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I was asked this question by my son and I want to give him the correct answer. So keep it simple please. Here is what he asked. Why do air bubbles rise when they are released underwater?

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    $\begingroup$ It might be more accurate to think of the "bubble" as not a bubble in the water but as a pocket of air and the water around the air is simply falling around the air, as water tends to do, by gravity. A bubble, by definition has tension that holds it together, an air bubble in water, it's the water that holds the tension, not the air, but . . . I'm just sort of pondering the question. In simple terms, this question is easily googled. $\endgroup$
    – userLTK
    Mar 19, 2017 at 4:38

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You can start off by citing a common example: a helium filled balloon goes up. You should ask him why does it go up when everything else is being pulled down? The answer is that the density of the balloon is far less than the density of the air.

The same goes for a bubble in water. The bubble contains air which is less dense than water; therefore, the bubble rises.


Why do less dense objects rise inside water?

The water molecules are in continuous motion and they often bump into the bubble. When they bump into the bubble, they push the bubble. The water molecules bump into the bubble from all sides: up, down, left, right, forward, back. Due to gravity, the pressure at the bottom of bubble is higher than the pressure at the top of the bubble or in other words, the force exerted by the water molecules which collide at the bottom of the bubble is more than the force exerted by the water molecules at the top of the bubble. Gravity does not exist sideways; therefore, the forces applied from the right, left, forward and backward cancel out. You are left with a net upward force due to the water. Your bubble has some weight, however, the weight of the bubble is not significant enough to cancel the upward force applied by the water. Therefore, the bubble rises.

Mathematical Derivation:

Consider water in a container in equilibrium.

enter image description here

Take a tiny block of water of height $h$. This block of water has weight but why doesn't it compress the water below and fall down? It is because the water below applies a force larger than the force applied by the water above such that the net force on the block of water is zero.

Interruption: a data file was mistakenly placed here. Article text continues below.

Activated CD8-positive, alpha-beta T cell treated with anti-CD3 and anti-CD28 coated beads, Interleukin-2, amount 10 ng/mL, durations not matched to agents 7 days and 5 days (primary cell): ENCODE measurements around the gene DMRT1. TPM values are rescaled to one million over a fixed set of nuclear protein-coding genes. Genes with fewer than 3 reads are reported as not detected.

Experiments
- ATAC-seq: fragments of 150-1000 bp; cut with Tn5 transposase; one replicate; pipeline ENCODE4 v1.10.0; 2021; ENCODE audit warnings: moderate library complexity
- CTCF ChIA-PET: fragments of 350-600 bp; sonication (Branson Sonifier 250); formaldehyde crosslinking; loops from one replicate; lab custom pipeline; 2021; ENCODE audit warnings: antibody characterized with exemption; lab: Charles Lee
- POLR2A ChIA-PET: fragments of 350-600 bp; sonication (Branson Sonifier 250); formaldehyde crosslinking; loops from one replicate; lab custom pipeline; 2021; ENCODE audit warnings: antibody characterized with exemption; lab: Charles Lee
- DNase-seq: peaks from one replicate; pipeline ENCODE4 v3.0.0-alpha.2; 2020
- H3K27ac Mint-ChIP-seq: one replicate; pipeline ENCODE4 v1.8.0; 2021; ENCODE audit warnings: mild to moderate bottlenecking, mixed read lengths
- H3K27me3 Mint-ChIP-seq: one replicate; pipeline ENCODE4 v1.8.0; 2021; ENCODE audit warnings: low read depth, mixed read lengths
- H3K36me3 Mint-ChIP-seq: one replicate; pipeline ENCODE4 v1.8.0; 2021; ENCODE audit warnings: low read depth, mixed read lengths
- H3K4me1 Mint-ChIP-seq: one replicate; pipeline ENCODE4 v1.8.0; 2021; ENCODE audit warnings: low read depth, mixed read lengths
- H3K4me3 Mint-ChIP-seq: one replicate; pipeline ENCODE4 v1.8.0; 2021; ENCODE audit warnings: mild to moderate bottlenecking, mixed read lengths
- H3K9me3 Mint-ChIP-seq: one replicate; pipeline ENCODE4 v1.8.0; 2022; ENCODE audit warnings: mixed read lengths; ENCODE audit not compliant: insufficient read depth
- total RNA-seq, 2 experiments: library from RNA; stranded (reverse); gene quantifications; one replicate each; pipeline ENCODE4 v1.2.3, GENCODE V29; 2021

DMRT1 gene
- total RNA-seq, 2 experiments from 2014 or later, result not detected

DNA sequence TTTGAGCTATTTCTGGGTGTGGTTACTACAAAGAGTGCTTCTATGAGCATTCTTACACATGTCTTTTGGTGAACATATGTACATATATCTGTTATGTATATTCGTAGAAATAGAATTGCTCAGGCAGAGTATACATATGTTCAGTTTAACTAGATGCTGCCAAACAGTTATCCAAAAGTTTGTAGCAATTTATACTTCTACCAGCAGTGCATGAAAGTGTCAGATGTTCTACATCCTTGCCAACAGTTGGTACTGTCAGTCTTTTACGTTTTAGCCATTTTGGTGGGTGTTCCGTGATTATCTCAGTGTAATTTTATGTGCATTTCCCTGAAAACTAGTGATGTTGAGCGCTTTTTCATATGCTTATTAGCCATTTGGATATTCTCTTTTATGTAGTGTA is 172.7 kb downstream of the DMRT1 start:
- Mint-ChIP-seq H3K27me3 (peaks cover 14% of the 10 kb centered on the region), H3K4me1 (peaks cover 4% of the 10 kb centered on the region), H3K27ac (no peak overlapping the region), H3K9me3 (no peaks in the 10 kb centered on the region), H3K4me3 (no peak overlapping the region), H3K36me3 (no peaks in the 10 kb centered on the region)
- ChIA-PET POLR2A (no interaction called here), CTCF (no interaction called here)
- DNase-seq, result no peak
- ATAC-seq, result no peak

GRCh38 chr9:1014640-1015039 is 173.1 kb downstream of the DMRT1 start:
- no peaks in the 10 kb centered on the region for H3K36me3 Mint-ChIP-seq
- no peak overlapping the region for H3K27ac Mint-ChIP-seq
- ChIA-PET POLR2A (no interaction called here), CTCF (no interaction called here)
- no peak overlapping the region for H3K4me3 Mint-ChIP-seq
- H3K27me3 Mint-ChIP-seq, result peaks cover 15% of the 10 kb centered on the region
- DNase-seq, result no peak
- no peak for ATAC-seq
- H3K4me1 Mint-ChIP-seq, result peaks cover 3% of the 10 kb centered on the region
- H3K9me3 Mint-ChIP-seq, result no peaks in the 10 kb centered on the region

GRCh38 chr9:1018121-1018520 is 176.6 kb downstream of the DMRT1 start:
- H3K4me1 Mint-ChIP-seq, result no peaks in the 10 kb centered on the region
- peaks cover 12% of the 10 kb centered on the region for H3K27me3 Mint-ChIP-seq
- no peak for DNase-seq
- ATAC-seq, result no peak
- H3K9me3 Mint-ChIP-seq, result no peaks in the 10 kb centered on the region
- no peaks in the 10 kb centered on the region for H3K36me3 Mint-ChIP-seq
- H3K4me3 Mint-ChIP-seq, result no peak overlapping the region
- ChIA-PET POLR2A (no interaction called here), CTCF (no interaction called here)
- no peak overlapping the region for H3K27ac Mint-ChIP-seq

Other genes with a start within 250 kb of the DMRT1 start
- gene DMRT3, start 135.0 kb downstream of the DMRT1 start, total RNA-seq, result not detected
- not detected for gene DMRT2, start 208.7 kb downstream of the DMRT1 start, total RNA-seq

$$upward force = downward force$$

$$(P + \Delta P)A = PA + mg \tag{1}$$

The mass of the water in the block can be expressed in terms of its density.

$$m = \rho V = \rho Ah \tag{2}$$

Substituting $(2)$ in $(1)$, we get:

$$(P + \Delta P)A = PA + \rho Ahg$$

$$P + \Delta P = P + \rho hg$$

$$\Delta P =\rho hg$$

The pressure below the block is $\Delta P$ more than the pressure at the top of it.

enter image description here

$$F_{net} = \Delta P A - mg$$

$$F = V\rho g - (V\sigma) g$$

$$F = Vg(\rho - \sigma)$$

The net upward force depends on the difference of the density of the fluid and the body immersed. As the bubble is less dense, there will be a net upward force.

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The answer you seek depends on the age of your son.


You could use Archimedes principle which states the upward force on a body in a fluid is equal to the weight of the fluid displaced by the body.
So the two parameters are the weight of the body and the weight of the fluid it displaces.

If the weight of the body (rock) is greater than the weight of the fluid it displaces (air) there is a net downward force on the body and it falls.

If the weight of the body (air bubble) is less than the weight of the fluid it displaces (water) there is a net upward force on the body and it rises.

You can in turn categorise the three conditions in terms of densities and state that an object with a higher (average) density than the density of the fluid will sink, an object with a lower (average) density than the density of the fluid will rise.